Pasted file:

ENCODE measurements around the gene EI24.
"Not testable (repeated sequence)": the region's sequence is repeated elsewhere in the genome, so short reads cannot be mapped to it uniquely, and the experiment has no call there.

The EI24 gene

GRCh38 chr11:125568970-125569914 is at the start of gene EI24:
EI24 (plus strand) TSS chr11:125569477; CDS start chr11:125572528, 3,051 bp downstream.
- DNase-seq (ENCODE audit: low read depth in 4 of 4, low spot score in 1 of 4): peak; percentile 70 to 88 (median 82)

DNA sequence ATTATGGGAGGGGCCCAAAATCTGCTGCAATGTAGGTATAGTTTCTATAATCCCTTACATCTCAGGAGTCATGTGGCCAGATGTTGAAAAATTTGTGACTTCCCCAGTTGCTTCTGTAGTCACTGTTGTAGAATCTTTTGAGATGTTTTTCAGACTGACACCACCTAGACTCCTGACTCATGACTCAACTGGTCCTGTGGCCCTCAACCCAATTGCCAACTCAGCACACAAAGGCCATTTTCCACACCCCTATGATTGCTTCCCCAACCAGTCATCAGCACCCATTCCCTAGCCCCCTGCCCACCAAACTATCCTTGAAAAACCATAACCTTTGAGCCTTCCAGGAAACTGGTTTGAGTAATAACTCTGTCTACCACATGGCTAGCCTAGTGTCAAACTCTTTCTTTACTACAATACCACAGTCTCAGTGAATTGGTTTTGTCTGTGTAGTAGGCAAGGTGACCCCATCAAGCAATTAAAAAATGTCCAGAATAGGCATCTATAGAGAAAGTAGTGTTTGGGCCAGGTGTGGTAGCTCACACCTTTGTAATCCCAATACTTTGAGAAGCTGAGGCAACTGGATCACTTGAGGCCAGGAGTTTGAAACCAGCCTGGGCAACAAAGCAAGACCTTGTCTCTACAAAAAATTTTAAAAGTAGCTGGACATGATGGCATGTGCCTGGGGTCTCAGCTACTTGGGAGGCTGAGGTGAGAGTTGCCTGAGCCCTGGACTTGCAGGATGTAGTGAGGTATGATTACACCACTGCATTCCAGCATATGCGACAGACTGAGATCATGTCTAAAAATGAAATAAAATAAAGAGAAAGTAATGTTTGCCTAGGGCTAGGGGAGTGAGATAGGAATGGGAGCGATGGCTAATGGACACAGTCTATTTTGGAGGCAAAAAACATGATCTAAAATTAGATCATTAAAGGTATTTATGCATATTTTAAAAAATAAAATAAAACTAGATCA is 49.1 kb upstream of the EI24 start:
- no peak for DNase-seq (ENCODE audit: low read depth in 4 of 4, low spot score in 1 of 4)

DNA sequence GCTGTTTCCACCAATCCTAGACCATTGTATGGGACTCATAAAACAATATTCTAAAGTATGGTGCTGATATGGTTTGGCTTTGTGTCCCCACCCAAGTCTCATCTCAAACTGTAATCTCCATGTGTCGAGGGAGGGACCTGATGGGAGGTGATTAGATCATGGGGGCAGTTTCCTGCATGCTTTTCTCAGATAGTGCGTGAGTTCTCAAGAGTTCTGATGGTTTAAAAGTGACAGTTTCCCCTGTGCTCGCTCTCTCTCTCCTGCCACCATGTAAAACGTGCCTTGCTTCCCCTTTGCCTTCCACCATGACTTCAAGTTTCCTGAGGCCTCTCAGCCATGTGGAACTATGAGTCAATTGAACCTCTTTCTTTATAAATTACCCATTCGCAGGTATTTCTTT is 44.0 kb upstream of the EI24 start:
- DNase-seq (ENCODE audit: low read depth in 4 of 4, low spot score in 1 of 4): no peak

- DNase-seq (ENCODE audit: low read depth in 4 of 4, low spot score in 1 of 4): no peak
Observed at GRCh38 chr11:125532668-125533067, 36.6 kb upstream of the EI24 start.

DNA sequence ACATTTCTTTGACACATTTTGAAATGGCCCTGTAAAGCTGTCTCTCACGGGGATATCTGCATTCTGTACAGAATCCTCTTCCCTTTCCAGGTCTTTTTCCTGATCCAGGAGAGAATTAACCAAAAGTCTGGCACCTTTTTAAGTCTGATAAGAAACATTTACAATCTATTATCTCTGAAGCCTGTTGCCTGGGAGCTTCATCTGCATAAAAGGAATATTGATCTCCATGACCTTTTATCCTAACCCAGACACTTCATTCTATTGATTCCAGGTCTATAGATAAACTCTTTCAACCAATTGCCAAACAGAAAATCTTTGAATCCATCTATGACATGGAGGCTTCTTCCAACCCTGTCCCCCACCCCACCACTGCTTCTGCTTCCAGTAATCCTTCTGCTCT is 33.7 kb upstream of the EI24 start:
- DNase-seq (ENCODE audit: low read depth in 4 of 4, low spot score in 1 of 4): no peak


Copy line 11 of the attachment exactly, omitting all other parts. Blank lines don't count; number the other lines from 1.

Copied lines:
- DNase-seq (ENCODE audit: low read depth in 4 of 4, low spot score in 1 of 4): no peak